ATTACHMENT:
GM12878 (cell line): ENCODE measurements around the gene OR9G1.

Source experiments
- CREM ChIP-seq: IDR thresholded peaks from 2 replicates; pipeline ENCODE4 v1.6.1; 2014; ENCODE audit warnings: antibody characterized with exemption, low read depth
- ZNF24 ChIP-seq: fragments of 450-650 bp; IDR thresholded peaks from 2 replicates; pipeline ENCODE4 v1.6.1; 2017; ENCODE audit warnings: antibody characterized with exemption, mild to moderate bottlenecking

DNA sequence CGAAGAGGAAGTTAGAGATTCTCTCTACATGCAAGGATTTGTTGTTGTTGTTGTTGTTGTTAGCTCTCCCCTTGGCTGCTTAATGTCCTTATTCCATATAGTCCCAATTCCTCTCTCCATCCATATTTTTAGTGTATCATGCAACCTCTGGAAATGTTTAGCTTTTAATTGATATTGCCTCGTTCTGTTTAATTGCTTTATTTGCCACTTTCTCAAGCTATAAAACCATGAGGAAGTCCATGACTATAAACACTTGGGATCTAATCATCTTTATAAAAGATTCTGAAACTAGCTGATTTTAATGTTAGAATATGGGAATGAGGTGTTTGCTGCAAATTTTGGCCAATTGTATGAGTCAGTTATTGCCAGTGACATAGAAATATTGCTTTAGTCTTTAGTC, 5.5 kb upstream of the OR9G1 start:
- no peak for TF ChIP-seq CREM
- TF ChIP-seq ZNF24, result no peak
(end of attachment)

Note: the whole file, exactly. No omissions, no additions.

GM12878 (cell line): ENCODE measurements around the gene OR9G1.

Source experiments
- CREM ChIP-seq: IDR thresholded peaks from 2 replicates; pipeline ENCODE4 v1.6.1; 2014; ENCODE audit warnings: antibody characterized with exemption, low read depth
- ZNF24 ChIP-seq: fragments of 450-650 bp; IDR thresholded peaks from 2 replicates; pipeline ENCODE4 v1.6.1; 2017; ENCODE audit warnings: antibody characterized with exemption, mild to moderate bottlenecking

DNA sequence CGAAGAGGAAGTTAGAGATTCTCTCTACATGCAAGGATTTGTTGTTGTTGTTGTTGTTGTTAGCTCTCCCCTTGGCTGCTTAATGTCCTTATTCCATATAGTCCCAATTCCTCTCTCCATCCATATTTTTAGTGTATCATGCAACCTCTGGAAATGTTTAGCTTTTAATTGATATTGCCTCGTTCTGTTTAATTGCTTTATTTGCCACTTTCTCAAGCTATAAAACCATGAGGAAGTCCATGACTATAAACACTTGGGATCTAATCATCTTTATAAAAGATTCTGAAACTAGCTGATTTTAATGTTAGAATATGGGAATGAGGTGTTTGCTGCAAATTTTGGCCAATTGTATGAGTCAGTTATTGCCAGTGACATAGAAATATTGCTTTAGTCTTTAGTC, 5.5 kb upstream of the OR9G1 start:
- no peak for TF ChIP-seq CREM
- TF ChIP-seq ZNF24, result no peak